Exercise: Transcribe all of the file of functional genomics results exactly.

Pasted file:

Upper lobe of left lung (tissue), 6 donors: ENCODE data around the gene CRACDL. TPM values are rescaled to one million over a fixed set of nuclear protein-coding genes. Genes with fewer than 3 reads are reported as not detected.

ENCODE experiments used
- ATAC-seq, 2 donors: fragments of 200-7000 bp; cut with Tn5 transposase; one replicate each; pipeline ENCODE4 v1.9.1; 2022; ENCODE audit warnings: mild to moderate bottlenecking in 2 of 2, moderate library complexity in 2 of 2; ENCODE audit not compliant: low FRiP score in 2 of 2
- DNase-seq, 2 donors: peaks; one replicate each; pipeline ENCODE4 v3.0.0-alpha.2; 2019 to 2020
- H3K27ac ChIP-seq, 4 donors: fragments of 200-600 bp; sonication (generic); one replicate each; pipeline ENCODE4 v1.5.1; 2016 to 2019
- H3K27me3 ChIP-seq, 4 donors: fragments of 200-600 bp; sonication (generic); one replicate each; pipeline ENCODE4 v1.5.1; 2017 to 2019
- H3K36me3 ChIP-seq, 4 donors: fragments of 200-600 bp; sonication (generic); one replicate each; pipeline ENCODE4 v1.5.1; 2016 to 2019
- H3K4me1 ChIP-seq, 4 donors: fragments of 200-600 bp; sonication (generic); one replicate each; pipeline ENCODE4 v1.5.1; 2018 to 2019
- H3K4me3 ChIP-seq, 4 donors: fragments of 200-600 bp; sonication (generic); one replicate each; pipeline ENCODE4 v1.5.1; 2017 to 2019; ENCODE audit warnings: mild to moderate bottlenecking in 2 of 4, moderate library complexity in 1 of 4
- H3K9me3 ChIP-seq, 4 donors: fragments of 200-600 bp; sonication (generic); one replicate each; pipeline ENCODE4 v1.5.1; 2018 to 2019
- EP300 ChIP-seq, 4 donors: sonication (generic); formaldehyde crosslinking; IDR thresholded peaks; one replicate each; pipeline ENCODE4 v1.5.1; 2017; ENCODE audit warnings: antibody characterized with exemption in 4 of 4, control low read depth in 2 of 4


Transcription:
Upper lobe of left lung (tissue), 6 donors: ENCODE data around the gene CRACDL. TPM values are rescaled to one million over a fixed set of nuclear protein-coding genes. Genes with fewer than 3 reads are reported as not detected.

ENCODE experiments used
- ATAC-seq, 2 donors: fragments of 200-7000 bp; cut with Tn5 transposase; one replicate each; pipeline ENCODE4 v1.9.1; 2022; ENCODE audit warnings: mild to moderate bottlenecking in 2 of 2, moderate library complexity in 2 of 2; ENCODE audit not compliant: low FRiP score in 2 of 2
- DNase-seq, 2 donors: peaks; one replicate each; pipeline ENCODE4 v3.0.0-alpha.2; 2019 to 2020
- H3K27ac ChIP-seq, 4 donors: fragments of 200-600 bp; sonication (generic); one replicate each; pipeline ENCODE4 v1.5.1; 2016 to 2019
- H3K27me3 ChIP-seq, 4 donors: fragments of 200-600 bp; sonication (generic); one replicate each; pipeline ENCODE4 v1.5.1; 2017 to 2019
- H3K36me3 ChIP-seq, 4 donors: fragments of 200-600 bp; sonication (generic); one replicate each; pipeline ENCODE4 v1.5.1; 2016 to 2019
- H3K4me1 ChIP-seq, 4 donors: fragments of 200-600 bp; sonication (generic); one replicate each; pipeline ENCODE4 v1.5.1; 2018 to 2019
- H3K4me3 ChIP-seq, 4 donors: fragments of 200-600 bp; sonication (generic); one replicate each; pipeline ENCODE4 v1.5.1; 2017 to 2019; ENCODE audit warnings: mild to moderate bottlenecking in 2 of 4, moderate library complexity in 1 of 4
- H3K9me3 ChIP-seq, 4 donors: fragments of 200-600 bp; sonication (generic); one replicate each; pipeline ENCODE4 v1.5.1; 2018 to 2019
- EP300 ChIP-seq, 4 donors: sonication (generic); formaldehyde crosslinking; IDR thresholded peaks; one replicate each; pipeline ENCODE4 v1.5.1; 2017; ENCODE audit warnings: antibody characterized with exemption in 4 of 4, control low read depth in 2 of 4